German auto supplier Continental on Wednesday said it would pare back its engine manufacturing activities as more stringent emissions rules threaten demand for combustion engine components, resulting in around 5,040 job losses by 2028. The global auto supplier, which employs more than 240,000 staff, has suffered from a global downturn in demand for passenger cars and a shift away from gasoline and diesel toward battery-powered vehicles. Continental said around 520 jobs will be lost w
German automotive supplier Continental AG on Wednesday said it would cut jobs and close plants over the next 10 years as it faces a slowing global auto sector. The program will result in costs of around 1.1 billion euros (972.9 million pounds), which will mainly be incurred between 2019 and 2022, the company said after a meeting of its supervisory board. The slowdown in the auto sector has prompted profit warnings from various suppliers, including Continental, in recent months.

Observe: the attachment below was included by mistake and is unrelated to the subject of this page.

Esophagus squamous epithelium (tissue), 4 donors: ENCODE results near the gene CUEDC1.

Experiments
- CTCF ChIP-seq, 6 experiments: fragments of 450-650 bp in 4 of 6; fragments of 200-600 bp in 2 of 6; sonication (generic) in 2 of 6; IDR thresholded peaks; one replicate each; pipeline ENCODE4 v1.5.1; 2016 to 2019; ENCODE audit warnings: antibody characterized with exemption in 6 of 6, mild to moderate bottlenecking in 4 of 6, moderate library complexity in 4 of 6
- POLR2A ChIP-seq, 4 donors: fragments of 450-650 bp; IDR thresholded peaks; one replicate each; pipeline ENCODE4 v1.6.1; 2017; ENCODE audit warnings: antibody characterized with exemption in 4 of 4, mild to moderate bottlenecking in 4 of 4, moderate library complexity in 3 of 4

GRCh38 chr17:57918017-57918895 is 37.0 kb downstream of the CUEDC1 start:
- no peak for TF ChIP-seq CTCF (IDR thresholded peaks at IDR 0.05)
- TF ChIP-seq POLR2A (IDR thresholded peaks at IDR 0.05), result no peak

Also, BMW and Mercedes could share a platform for 1 Series and A-Class.
The difference in levels of acceptance is huge.
A 6-inch stretch and tons more luxury are baked into the large Lincoln.
Could a throwback to the 1960s be coming for the Continental?
The breakup would follow an industry trend.
Magna will help mass-produce the technology.
Will the car sit idly by while you go through Border Patrol questioning?
Nvidia, TomTom, Ford, Daimler among them.
Transparency, labor rights, and preventing deforestation are keys to the initiative.
Automaker profit margins may be slim, so far, but suppliers are benefitting as more people adopt green vehicles.
Lincoln has priced the new Continental aggressively, targeting the Audi A6 and offering consumers four trims, three power levels, and the option of AWD.
Survey says people think EVs are good for the environment but not that fun to drive.
Automotive camera technology has gone from providing low-res, grainy images from a single perspective to practically photo quality from any angle, in just a few years. There's no stopping the march of progress, though, because Continental is already demoing what it thinks is the next evolution of the tech that gives a true birds-eye-view.